Even though there is still a lot of ice left on the lakes, the recent heavy snowfall rotted the ice on most lakes and created dangerous ice conditions across the entire Bemidji area.
Anglers might still be able to get on a few lakes, but there are bad spots in the ice that act like invisible trap doors, just waiting for an angler to walk or drive an ATV on the wrong spot.
The result may be the angler sinks into the ice and gets badly stuck, or they could go all the way through the ice and have a more serious problem.
If anglers insist on going ice fishing again this season, stay in shallow water, wear a life jacket, bring a board to stand on and some ice picks just in case you have to pull yourself out of the water.
Ice out on the lakes in the Bemidji area can be as much as two weeks behind the lakes in the metro area.
Most of the metro area lakes are just opening up this week, so there is a good chance there will be some ice on a few lakes around Bemidji when May arrives.
The timing of ice out depends on several variables. The daily high temperatures, the overnight low temperatures, current, the amount of rain and the strength and direction of the wind are all variables that work together to get rid of the ice on the lakes.
The water level in the lakes begins to rise in the spring. Melting snow flows into the lakes and run-off fills the streams and rivers entering into the lake.
The water flow from rivers and streams will increase as water levels rise. Currents coming into the lake will create a plume of open water around any inlet.
The shoreline ice starts to erode away from the shore and a ring of open water is created around the lake.
Once the ice pack is free from the shore, the lake ice can begin to move and chip away at the edges of the ice.
Ice out on the lakes usually comes after a heavy rain. The ice will blow tight into one of the shores during the storm and then strong post-frontal winds shift to another direction, so the ice pack picks up some momentum when it crashes into the opposite shore.
A portion of the lake may have open water while there is still ice on another part of the lake, especially on larger lakes or lakes.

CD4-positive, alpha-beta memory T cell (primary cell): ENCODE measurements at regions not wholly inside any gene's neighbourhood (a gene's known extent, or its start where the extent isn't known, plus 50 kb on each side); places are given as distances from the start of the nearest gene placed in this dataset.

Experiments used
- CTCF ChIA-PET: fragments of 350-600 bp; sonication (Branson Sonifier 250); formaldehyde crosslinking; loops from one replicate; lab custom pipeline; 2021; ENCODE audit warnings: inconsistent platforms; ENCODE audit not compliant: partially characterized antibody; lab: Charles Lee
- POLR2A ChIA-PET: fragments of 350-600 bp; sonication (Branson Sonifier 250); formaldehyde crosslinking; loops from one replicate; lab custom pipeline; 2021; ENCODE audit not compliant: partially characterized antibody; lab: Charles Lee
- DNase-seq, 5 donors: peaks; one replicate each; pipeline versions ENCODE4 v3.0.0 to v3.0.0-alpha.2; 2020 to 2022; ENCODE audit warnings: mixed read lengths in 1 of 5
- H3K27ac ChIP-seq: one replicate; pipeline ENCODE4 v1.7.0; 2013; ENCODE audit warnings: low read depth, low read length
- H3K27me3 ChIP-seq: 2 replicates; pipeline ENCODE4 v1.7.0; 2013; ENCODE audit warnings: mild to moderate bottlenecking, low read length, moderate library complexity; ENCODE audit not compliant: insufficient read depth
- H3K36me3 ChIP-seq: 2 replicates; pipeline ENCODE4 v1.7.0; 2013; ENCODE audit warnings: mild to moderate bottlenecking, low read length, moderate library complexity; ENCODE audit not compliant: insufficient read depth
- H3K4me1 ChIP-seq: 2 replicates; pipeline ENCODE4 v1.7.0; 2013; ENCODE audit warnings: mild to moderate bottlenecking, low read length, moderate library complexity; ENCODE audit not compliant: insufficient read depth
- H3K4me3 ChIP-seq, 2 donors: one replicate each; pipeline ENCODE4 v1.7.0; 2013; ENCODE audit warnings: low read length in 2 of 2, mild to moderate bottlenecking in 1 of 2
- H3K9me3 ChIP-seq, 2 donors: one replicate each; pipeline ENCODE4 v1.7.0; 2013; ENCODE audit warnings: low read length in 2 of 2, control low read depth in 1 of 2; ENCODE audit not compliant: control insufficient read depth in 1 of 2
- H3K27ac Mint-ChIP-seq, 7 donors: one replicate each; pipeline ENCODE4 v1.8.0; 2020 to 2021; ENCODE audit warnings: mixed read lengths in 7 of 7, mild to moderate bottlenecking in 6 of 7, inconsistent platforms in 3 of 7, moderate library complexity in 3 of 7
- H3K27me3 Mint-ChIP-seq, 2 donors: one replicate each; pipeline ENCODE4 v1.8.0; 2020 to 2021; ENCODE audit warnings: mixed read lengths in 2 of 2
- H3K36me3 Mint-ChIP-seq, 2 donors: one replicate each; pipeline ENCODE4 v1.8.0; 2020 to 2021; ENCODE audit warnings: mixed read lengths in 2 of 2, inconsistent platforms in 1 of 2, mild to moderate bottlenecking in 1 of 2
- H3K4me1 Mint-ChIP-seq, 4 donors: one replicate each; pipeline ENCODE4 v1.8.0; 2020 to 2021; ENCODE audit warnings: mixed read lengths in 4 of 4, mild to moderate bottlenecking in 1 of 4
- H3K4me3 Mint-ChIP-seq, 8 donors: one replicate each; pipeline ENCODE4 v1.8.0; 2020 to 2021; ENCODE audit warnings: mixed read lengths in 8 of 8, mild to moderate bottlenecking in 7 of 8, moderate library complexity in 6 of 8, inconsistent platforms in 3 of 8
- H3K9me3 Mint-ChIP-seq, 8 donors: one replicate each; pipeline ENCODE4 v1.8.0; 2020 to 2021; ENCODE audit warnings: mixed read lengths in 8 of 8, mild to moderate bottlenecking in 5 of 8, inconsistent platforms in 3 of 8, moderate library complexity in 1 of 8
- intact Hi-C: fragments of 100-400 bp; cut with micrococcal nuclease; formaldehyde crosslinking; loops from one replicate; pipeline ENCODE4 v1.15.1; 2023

The entire process from ice frozen tight to the shore to total ice out on the lake can go quickly or it can take weeks, depending on the variables that combine together to rid of the ice.
Anglers have will have some lag time between seasons to switch from hard water to soft water.
Everyone who owns a boat usually has something that needs to be done before they can go fishing. Batteries and electrical connections are notorious for developing problems over the winter.
Small animals may have taken residence in your boat over months of storage and there can be problems with live wells and bilge pumps if any water remained in the boat to freeze over the winter.
There should be fresh grease in the lower units of all outboard motors and four stroke motors should have the oil and filter changed.
Many anglers use the same spinning reels on their ice fishing rods as they do on their summer rods.
This is a good time to do maintenance on the reels by cleaning them and adding fresh grease. New line should also be added to the reels to get a fresh start on the season.
Tackle boxes can be sorted and organized to make things handier for spring.
Old jigs and other terminal tackle can start to rust and get nasty. Anglers should put their new jigs and tackle in a new plastic box, rather than putting the new stuff on top of the old stuff.
Open water will be here soon and the fishing opener is just around the corner. Take advantage of the break to get ready.
Paul A. Nelson runs the Bemidji Area Lakes Guide Service. He can be contacted by calling 218-759-2235.